Top US banks expect four Fed hikes and quantitative tightening in 2022
17:52, 10 January 2022
Goldman Sachs and the Bank of America (BofA) have raised their forecasts on US monetary tightening, stating that they expect the Federal Reserve to increase interest rates four times in 2022 and to begin decreasing its balance sheet as early as the third quarter this year.
The two top US banks justified their above-consensus calls by citing tight labour market factors, with the unemployment rate already reflecting full employment, rising wage pressures and sticky-high consumer prices.
The Federal Open Market Committee (FOMC) minutes released last week confirmed the Fed's hawkish shift, signalling a “faster” and a “sooner” pace of rate hikes and warranting the start of its balance sheet run-off “relatively soon” after hikes begin.
US money markets are now pricing in – with a 76% likelihood – a first hike as early as March, and slightly less than 90 basis points of hikes for the year, according to the CME Group's FedWatch Tool.
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Goldman and BoA expect the Fed to hike more than market pricing this year
Tighter job market: wage pressures kick-in
Although last Friday's non-farm payrolls fell short of market expectations at 200,000 in December against 400,000 projected – mostly owing to seasonal considerations – labour market conditions have already exceeded maximum employment, according to a recent Bank of America note.
Private sector employment increased by 807,000 jobs in December, much higher than expectations, while the unemployment rate decreased by 0.3 percentage points to 3.9%, below the FOMC's median long-run projection of 4%. Wage growth was also substantial and broad-based, growing by 0.6% month-on-month (m/m) or 4.7% year on year (y/y), which is much higher than the low 3% y/y average rate seen before the pandemic.
Companies are bidding up pay to attract and keep employees to fill historically high job postings, which is a strong indication that the labour market is tight, Bank of America said.
Analysts at Bank of America believe that current labour market circumstances warrant the Fed starting its rate rise cycle as early as March and continuing with quarterly hikes afterwards, totalling four increases to take the Fed funds rate to a range between 1-1.25% by the end of 2022. If inflation stays robust, BofA sees a risk that the Fed may raise rates three times by July.
BofA anticipates the Fed will begin shrinking its balance sheet after the Federal Funds rate reaches 0.75-1%, which may occur in September according to its baseline projections.
Bond sell-off: 10-year Treasury hits 1.8%, real yields surge
Bond yields spiked last week following the release of the FOMC December minutes, as investors repriced fixed-income assets in the face of sustained inflation and expectations of higher interest rates.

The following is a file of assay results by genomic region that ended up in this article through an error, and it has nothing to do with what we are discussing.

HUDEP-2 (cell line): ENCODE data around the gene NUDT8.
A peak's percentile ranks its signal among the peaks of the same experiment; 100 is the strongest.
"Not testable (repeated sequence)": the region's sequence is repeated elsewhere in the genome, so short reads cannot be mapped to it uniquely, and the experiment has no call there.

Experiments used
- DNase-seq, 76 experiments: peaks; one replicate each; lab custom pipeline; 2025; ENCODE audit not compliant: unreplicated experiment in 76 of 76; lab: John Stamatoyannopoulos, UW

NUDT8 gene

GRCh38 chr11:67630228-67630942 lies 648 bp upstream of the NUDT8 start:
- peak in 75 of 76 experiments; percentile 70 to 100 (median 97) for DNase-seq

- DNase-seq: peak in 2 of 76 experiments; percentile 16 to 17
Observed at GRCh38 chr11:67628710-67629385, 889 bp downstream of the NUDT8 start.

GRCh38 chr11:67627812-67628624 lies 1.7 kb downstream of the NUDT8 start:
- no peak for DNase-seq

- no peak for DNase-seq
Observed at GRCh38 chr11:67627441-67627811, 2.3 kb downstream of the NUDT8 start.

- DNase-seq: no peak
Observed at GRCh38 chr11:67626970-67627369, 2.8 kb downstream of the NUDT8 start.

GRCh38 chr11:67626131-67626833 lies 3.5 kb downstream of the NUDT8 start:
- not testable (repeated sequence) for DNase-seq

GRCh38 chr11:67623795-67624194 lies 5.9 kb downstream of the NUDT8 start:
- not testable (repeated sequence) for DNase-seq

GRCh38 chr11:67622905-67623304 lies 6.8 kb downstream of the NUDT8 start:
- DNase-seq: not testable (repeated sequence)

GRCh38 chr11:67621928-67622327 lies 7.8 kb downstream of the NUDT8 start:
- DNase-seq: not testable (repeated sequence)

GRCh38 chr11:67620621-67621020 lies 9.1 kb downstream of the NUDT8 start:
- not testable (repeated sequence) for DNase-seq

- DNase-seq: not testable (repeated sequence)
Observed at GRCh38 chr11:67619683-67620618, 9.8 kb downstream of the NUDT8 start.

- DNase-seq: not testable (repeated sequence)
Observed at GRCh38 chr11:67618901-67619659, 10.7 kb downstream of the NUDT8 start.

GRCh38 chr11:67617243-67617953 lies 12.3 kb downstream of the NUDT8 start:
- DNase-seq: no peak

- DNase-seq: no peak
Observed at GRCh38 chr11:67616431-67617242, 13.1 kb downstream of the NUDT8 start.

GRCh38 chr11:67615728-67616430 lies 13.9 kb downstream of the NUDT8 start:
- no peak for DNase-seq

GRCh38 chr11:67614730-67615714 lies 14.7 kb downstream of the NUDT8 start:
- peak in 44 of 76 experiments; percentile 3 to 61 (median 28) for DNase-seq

The yield on the 10-year Treasury note increased by 26 basis points last week to hit 1.8%, the largest weekly increase since June 2020.
The 10-year real yield, defined as the difference in yields between the US Treasury note and the breakeven rate, also increased significantly to levels unseen since April 2021.
As we highlighted here, rising real rates reflect the Fed's hawkish shifts and have significant consequences for a broad range of asset classes.
Fed’s quantitative tightening: what does it mean for the market?
The market was taken aback last week as FOMC minutes showed that board members contemplated starting to shrink the Fed's balance sheet (quantitative tightening) shortly after the first rate hike in order to rein in rising inflation.
Quantitative tightening (QT) is the polar opposite of quantitative easing (QE) and it involves the Federal Reserve allowing a part of its Treasury holdings to expire without being rolled over, therefore reducing the size of its asset holdings and the amount of liquidity flowing into the financial system.
The last time the Fed started a QT programme in 2015, it did so two years after the first rate rise, and its balance sheet shrank by around 10% relative to US gross domestic product (GDP) over the next four years. The Federal Reserve's balance sheet now exceeds $8.6tn, or 42% of GDP – the highest level since the Second World War.
"As a rule of thumb, each $50 billion in balance sheet reduction translates to an approximately 25 basis point increase in interest rates," Morgan Stanley Investment Global fixed income chief investment officer Michael Kushma told on Bloomberg TV.
The run-off of the Fed's balance sheet may be harmful to stocks that are highly sensitive to financial conditions and have already priced in strong growth since the risk of less market liquidity and higher interest rates diminishes the value of future cash flows.
QT contributes to the upward pressure on yields in the Treasury market by limiting buyers' firepower to purchase government securities in the secondary market.
Last but not least, QT may bolster the USD's attractiveness by widening policy divergences between the Fed and other central banks, particularly those that issue low-yielding currencies (such as the euro or the Japanese yen).